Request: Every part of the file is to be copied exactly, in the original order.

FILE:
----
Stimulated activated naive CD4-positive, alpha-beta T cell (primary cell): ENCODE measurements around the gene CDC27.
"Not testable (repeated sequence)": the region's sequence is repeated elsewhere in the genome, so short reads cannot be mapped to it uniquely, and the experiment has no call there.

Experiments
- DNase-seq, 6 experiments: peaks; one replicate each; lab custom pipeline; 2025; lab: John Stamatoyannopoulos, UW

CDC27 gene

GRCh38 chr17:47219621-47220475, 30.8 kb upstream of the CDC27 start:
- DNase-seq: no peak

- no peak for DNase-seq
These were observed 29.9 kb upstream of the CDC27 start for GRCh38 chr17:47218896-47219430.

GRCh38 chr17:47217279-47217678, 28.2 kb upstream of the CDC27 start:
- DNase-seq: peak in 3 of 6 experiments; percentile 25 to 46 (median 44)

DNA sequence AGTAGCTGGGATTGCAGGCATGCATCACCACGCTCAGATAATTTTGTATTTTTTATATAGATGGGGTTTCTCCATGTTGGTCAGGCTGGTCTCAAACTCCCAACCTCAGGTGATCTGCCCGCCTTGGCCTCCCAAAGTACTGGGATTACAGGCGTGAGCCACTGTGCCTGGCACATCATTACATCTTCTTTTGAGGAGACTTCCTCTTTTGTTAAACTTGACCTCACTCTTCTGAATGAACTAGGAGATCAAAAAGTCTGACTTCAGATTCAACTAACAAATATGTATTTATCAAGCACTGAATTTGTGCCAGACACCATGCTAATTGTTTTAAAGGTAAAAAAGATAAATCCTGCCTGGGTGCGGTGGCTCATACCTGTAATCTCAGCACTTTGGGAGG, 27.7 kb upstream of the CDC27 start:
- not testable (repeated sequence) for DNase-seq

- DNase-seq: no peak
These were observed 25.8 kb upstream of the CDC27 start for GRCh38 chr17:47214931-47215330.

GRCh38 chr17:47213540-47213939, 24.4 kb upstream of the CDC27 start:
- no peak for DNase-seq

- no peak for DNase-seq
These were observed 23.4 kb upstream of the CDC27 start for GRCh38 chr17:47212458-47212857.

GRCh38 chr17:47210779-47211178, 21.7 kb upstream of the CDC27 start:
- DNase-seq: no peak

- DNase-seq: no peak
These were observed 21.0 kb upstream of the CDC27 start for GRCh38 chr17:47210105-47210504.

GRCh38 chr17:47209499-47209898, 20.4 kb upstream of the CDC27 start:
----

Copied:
Stimulated activated naive CD4-positive, alpha-beta T cell (primary cell): ENCODE measurements around the gene CDC27.
"Not testable (repeated sequence)": the region's sequence is repeated elsewhere in the genome, so short reads cannot be mapped to it uniquely, and the experiment has no call there.

Experiments
- DNase-seq, 6 experiments: peaks; one replicate each; lab custom pipeline; 2025; lab: John Stamatoyannopoulos, UW

CDC27 gene

GRCh38 chr17:47219621-47220475, 30.8 kb upstream of the CDC27 start:
- DNase-seq: no peak

- no peak for DNase-seq
These were observed 29.9 kb upstream of the CDC27 start for GRCh38 chr17:47218896-47219430.

GRCh38 chr17:47217279-47217678, 28.2 kb upstream of the CDC27 start:
- DNase-seq: peak in 3 of 6 experiments; percentile 25 to 46 (median 44)

DNA sequence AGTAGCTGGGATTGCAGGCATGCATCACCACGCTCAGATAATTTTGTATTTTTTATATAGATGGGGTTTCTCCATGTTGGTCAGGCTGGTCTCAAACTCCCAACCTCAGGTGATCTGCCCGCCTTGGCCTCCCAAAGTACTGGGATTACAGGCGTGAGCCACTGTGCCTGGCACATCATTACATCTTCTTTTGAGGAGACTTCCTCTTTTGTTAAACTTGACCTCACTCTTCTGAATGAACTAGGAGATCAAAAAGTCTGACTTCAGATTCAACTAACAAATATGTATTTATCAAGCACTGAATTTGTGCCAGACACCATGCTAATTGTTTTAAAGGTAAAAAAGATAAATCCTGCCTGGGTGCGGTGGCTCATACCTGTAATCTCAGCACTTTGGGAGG, 27.7 kb upstream of the CDC27 start:
- not testable (repeated sequence) for DNase-seq

- DNase-seq: no peak
These were observed 25.8 kb upstream of the CDC27 start for GRCh38 chr17:47214931-47215330.

GRCh38 chr17:47213540-47213939, 24.4 kb upstream of the CDC27 start:
- no peak for DNase-seq

- no peak for DNase-seq
These were observed 23.4 kb upstream of the CDC27 start for GRCh38 chr17:47212458-47212857.

GRCh38 chr17:47210779-47211178, 21.7 kb upstream of the CDC27 start:
- DNase-seq: no peak

- DNase-seq: no peak
These were observed 21.0 kb upstream of the CDC27 start for GRCh38 chr17:47210105-47210504.

GRCh38 chr17:47209499-47209898, 20.4 kb upstream of the CDC27 start: